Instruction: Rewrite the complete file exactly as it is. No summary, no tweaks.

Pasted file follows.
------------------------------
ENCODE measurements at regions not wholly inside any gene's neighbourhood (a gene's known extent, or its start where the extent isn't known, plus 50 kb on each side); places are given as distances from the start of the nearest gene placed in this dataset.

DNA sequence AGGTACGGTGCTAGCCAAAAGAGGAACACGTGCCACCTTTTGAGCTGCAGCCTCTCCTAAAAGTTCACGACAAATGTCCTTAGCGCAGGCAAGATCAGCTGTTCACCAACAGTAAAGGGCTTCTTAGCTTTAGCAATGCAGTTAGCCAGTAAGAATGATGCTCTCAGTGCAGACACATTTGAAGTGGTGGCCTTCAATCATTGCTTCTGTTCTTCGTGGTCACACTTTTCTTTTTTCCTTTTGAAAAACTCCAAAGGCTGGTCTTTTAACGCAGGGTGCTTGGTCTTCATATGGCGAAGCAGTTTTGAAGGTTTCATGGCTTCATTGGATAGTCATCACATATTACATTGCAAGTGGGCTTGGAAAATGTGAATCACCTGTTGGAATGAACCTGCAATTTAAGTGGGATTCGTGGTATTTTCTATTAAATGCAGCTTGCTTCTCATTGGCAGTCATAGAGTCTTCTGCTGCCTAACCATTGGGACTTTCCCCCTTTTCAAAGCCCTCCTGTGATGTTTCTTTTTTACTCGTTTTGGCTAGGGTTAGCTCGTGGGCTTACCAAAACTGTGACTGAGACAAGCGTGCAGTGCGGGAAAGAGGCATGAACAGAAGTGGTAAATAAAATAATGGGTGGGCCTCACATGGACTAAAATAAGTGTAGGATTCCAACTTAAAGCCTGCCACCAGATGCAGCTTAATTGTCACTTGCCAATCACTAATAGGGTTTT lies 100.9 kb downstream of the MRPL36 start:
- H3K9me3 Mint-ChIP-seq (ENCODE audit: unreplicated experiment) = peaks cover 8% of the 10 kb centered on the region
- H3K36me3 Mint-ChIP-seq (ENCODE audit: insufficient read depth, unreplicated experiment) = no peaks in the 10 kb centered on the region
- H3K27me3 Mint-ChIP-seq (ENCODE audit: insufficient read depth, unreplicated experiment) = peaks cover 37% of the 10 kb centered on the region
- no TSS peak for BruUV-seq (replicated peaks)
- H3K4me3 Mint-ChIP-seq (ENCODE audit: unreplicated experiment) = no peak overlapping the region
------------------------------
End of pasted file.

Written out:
ENCODE measurements at regions not wholly inside any gene's neighbourhood (a gene's known extent, or its start where the extent isn't known, plus 50 kb on each side); places are given as distances from the start of the nearest gene placed in this dataset.

DNA sequence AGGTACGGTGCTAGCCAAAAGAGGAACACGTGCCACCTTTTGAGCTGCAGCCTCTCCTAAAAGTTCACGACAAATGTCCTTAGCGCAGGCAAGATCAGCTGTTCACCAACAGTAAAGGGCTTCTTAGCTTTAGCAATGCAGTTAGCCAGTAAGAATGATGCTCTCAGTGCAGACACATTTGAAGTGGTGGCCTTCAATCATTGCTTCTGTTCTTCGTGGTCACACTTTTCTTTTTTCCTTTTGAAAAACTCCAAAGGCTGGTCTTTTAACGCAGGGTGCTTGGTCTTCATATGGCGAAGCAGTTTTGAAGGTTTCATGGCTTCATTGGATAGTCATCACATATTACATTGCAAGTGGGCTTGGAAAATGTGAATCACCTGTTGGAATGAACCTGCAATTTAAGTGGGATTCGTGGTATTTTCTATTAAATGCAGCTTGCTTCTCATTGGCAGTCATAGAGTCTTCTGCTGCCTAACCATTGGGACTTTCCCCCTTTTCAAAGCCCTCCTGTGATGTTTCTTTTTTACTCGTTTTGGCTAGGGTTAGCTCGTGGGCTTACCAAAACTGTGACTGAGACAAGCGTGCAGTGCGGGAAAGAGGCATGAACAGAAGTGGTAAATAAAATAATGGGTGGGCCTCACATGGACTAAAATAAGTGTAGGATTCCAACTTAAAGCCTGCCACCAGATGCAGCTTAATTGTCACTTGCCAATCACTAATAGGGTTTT lies 100.9 kb downstream of the MRPL36 start:
- H3K9me3 Mint-ChIP-seq (ENCODE audit: unreplicated experiment) = peaks cover 8% of the 10 kb centered on the region
- H3K36me3 Mint-ChIP-seq (ENCODE audit: insufficient read depth, unreplicated experiment) = no peaks in the 10 kb centered on the region
- H3K27me3 Mint-ChIP-seq (ENCODE audit: insufficient read depth, unreplicated experiment) = peaks cover 37% of the 10 kb centered on the region
- no TSS peak for BruUV-seq (replicated peaks)
- H3K4me3 Mint-ChIP-seq (ENCODE audit: unreplicated experiment) = no peak overlapping the region